Carcinogenesis, Mutagenesis, Impairment of Fertility: Moxifloxacin was not mutagenic in four bacterial strains used in the Ames Salmonella reversion assay. As with other quinolones, the positive response observed with moxifloxacin in strain TA 102 using the same assay may be due to the inhibition of DNA gyrase. Moxifloxacin was not mutagenic in the CHO/HGPRT mammalian cell gene mutation assay. An equivocal result was obtained in the same assay when v79 cells were used. Moxifloxacin was clastogenic in the v79 chromosome aberration assay, but it did not induce unscheduled DNA synthesis in cultured rat hepatocytes. There was no evidence of genotoxicity in vivo in a micronucleus test or a dominant lethal test in mice.
Moxifloxacin had no effect on fertility in male and female rats at oral doses as high as 500 mg/kg/day, approximately 21,700 times the highest recommended total daily human ophthalmic dose.
Long term studies in animals to determine the carcinogenic potential of moxifloxacin have not been performed. However, in an accelerated study with initiators and promoters, moxifloxacin was not carcinogenic following up to 38 weeks of oral dosing at 500 mg/kg/day.
Fertility: Studies have not been performed to evaluate the effect of ocular administration of VIGAMOX* Solution on fertility.
Use in Pregnancy: Teratogenic Effects.
Pregnancy Category C: Moxifloxacin was not teratogenic when administered to pregnant rats during organogenesis at oral doses as high as 500 mg/kg/day (approximately 21,700 times the highest recommended total daily human ophthalmic dose); however, decreased fetal body weights and slightly delayed fetal skeletal development were observed. There was no evidence of teratogenicity when pregnant Cynomolgus monkeys were given oral doses as high as 100 mg/kg/day (approximately 4,300 times the highest recommended total daily human ophthalmic dose). An increased incidence of smaller fetuses was observed at 100 mg/kg/day. There are no or limited amount of data from the use of VIGAMOX Solution in pregnant women. However, no effects on pregnancy are anticipated since the systemic exposure to moxifloxacin from topical ocular application is negligible.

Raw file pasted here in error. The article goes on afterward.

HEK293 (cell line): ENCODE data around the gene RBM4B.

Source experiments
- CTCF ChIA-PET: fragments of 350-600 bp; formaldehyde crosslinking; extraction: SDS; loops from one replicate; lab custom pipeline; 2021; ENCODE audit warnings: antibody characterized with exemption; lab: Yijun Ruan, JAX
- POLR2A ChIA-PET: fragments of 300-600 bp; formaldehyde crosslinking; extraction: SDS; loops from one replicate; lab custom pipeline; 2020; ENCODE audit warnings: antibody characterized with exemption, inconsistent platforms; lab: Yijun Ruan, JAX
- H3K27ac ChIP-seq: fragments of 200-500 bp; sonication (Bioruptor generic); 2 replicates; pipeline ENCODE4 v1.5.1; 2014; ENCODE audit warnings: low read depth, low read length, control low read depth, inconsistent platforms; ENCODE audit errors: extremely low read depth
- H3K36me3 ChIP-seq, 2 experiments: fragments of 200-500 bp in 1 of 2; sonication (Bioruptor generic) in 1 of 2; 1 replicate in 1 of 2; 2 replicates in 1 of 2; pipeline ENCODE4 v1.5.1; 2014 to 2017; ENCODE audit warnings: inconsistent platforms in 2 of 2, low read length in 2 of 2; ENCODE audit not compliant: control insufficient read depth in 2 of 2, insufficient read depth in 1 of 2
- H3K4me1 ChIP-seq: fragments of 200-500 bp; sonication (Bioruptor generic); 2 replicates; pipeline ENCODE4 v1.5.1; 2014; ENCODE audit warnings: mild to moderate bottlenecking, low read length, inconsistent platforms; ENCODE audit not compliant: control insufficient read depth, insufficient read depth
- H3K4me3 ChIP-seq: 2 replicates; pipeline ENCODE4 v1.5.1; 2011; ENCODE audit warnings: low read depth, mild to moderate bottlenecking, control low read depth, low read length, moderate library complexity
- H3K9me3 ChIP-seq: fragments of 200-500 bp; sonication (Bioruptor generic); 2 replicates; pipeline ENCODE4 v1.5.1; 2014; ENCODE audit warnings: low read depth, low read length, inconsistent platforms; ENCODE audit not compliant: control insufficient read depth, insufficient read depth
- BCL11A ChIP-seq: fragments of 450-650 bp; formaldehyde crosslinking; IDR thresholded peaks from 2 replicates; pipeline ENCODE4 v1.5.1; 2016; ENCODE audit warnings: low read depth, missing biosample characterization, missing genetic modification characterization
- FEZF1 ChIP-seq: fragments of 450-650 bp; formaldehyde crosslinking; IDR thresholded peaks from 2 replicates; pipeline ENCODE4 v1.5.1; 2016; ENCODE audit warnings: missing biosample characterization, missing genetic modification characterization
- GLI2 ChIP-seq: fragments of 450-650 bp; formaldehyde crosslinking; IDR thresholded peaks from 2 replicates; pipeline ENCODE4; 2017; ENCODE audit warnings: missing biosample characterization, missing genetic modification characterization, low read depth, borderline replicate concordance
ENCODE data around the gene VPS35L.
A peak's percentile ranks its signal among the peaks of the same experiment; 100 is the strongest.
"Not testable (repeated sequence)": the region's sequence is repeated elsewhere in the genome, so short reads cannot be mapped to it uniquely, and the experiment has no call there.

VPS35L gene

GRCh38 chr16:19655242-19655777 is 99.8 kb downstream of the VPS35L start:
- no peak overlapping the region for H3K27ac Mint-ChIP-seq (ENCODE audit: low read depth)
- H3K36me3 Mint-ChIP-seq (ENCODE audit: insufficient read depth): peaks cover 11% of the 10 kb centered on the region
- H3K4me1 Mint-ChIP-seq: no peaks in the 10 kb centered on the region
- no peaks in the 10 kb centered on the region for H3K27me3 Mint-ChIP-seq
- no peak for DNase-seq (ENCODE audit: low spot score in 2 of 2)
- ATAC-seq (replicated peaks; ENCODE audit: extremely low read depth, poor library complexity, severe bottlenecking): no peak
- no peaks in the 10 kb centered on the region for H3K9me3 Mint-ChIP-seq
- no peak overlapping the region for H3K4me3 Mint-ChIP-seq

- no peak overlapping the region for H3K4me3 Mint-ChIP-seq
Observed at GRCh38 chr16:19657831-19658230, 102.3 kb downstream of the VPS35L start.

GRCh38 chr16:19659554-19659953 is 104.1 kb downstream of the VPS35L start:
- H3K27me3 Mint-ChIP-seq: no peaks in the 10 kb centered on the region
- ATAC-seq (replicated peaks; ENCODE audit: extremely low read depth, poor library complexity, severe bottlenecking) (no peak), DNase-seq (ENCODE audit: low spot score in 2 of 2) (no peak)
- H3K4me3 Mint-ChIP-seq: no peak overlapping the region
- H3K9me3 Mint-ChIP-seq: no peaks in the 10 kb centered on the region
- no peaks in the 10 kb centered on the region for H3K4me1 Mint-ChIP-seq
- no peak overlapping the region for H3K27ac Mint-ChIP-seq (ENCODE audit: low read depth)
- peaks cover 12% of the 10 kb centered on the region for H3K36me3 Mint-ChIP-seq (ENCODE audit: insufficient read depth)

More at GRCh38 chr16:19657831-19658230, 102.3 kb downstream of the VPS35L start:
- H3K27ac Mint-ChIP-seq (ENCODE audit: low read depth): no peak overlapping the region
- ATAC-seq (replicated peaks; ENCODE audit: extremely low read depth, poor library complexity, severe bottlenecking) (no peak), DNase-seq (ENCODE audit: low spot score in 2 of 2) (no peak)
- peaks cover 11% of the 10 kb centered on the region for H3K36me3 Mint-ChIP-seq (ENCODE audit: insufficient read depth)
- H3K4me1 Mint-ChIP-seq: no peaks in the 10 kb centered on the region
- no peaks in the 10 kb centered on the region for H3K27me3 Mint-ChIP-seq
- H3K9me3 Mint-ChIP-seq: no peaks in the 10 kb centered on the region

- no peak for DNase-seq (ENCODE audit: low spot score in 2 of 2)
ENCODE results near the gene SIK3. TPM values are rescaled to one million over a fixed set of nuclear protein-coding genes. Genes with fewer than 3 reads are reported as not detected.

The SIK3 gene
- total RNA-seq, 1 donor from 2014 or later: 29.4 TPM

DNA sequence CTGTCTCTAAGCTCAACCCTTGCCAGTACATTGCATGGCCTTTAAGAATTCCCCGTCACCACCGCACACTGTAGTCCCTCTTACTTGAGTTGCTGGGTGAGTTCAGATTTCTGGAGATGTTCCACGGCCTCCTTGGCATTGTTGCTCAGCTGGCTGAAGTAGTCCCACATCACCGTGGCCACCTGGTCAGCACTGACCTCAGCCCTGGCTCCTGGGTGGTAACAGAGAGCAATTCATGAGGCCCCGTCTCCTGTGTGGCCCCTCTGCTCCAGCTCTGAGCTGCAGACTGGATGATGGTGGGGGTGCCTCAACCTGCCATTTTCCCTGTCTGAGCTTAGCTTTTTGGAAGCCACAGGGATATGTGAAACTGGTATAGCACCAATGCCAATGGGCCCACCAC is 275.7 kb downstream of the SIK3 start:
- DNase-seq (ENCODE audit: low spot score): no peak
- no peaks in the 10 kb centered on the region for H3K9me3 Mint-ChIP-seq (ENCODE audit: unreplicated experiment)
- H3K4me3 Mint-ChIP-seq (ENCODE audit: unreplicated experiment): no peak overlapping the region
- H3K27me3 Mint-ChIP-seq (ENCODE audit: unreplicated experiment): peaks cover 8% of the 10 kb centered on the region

Since there are no adequate and well-controlled studies in pregnant women VIGAMOX Solution should be used during pregnancy only if the potential benefit justifies the potential risk to the fetus.
Use in Lactation: Moxifloxacin/metabolites have not been measured in human milk, although it can be presumed to be excreted in human milk. Animal studies have shown excretion of low levels in breast milk after oral administration of moxifloxacin. However, at therapeutic doses of VIGAMOX* Solution no effects on the suckling child are anticipated. Caution should be exercised when VIGAMOX Solution is administered to a nursing mother.
Use in Children: Safety and effectiveness in pediatric patients below the age of 1 year have not been established. There is no evidence that the ophthalmic administration of VIGAMOX Solution has any effect on weight bearing joints, even though oral administration of some quinolones has been shown to cause arthropathy in immature animals.
Use in the Elderly: No overall differences in safety and effectiveness have been observed between elderly and other adult patients.
Use In Pregnancy & Lactation
Fertility: Studies have not been performed to evaluate the effect of ocular administration of VIGAMOX* Solution on fertility.